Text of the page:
The pressure on Huawei’s global business is growing as foreign partners back away from the Chinese maker of networking equipment and smartphones in the face of U.S. restrictions, Wall Street Journal informs.
U.K.-based chip design company Arm Holdings PLC is suspending its business with Huawei following Washington’s blacklisting of the Chinese technology giant, according to a person familiar with the matter. Meanwhile, mobile-phone carriers in Japan and the U.K. have suspended launches of Huawei smartphone models over concerns that U.S. curbs on exports to the company will jeopardize the phones’ performance.
In addition to being among the world’s biggest suppliers of telecom equipment and smartphones, the Chinese company is one of the most advanced makers of semiconductors. That technology is a national priority for Beijing, but licenses from Arm are crucial to the underlying designs for an array of Huawei-made chips.
A spokeswoman for Arm, which is owned by SoftBank Group Corp. and the Tokyo-based firm’s Vision Fund, declined to comment on the suspension. In a statement, the company said it is “complying with the latest restrictions set forth by the U.S. government and is having ongoing conversations with the appropriate U.S. government agencies to ensure we remain compliant.”
A Huawei spokesman said: “We value our close relationships with our partners, but recognize the pressure some of them are under, as a result of politically motivated decisions. We are confident this regrettable situation can be resolved.”
The company, which recently supplanted Apple as the world’s second-biggest smartphone vendor, has insisted that the U.S. export restrictions won’t have a major impact on its businesses. Its telecommunications equipment has been favored by many carriers worldwide for being both technically advanced and affordable.
The U.S. Commerce Department last week, citing national security, said companies wishing to export U.S. technology to Huawei must apply for a license—which the department indicated would be hard to come by. On the same day, President Trump said he had signed an executive order enabling the U.S. to ban telecommunications network gear and services from “foreign adversaries.”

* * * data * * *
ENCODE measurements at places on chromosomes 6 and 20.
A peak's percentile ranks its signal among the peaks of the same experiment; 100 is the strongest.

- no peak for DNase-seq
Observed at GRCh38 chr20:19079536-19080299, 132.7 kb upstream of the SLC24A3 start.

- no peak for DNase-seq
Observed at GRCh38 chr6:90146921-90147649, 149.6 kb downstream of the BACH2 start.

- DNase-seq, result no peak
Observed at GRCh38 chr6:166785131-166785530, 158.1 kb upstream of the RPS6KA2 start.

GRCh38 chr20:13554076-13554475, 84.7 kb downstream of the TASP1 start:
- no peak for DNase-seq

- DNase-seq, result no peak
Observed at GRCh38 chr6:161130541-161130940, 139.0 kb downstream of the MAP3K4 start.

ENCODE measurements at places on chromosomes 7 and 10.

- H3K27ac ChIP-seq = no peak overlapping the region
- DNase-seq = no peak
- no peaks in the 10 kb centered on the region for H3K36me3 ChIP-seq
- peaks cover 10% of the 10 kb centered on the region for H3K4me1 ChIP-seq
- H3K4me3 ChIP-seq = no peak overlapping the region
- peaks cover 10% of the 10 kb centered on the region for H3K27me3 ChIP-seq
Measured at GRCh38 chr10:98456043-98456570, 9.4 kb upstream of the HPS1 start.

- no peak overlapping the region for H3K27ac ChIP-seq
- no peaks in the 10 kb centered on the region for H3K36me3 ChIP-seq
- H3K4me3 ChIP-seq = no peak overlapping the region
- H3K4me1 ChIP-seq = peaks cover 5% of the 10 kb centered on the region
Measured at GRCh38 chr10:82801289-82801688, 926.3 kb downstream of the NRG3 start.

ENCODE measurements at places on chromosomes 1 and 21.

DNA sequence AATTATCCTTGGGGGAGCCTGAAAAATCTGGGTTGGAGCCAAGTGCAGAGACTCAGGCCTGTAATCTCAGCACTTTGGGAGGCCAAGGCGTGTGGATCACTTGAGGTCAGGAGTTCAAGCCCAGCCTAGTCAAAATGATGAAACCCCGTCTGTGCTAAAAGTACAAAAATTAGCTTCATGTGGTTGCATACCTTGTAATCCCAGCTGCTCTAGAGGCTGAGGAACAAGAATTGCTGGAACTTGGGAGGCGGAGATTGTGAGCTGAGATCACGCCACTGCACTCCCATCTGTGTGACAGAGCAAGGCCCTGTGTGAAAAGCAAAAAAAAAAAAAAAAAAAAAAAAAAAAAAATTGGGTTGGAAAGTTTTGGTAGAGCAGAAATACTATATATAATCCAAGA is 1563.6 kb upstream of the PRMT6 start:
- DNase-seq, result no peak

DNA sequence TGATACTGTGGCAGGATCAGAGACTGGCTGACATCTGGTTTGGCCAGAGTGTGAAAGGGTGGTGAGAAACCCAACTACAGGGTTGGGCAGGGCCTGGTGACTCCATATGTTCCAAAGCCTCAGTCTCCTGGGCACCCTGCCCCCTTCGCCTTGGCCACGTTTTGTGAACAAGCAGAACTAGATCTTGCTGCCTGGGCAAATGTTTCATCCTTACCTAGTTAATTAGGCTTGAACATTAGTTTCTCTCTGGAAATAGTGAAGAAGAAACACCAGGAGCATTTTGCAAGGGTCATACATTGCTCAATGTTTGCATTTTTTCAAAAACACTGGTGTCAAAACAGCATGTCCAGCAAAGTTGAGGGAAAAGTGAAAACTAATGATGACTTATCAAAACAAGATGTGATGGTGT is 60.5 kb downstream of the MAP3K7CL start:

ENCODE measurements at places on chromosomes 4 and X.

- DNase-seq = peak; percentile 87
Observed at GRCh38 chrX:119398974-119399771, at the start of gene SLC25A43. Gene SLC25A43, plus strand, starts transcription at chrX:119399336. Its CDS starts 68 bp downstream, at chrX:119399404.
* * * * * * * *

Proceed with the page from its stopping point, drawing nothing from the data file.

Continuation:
The executive order added to a campaign by Washington to blunt the emergence of Huawei as a global supplier of telecommunications equipment. The U.S. contends that the company and its equipment are at the disposal of Beijing, and has warned allies against involving the Chinese company in the rollout of next-generation wireless networks. Huawei has long denied allegations that it is under the sway of its government, the Journal adds.
In Japan, wireless carriers KDDI Corp. and SoftBank both said Wednesday they are postponing the sale later this month of the Huawei P30 lite while they gauge the impact of the U.S. restrictions. NTT Docomo Inc., which commands half the Japanese wireless market, said it is considering halting preorders for new Huawei phones, including the P30 Pro.
Panasonic also joined the growing list of companies to sever ties with Huawei by announcing that it will stop supplying some components to the Chinese technology conglomerate, the Guardian added.
Two of the U.K.’s biggest carriers said they were removing Huawei phones from their plans for rolling out 5G wireless networks, the Journal noted.
The worsening standoff between the two economic superpowers pushed Asia Pacfic shares to their lowest point in four months on Thursday.
Blue-chip stocks in Shanghai shed 1.5% in response to be near their lowest since February. MSCI’s broadest index of Asia-Pacific shares outside Japan slid 0.9% to reach its lowest in four months. Japan’s Nikkei lost 1%, while South Korea shed 0.7%.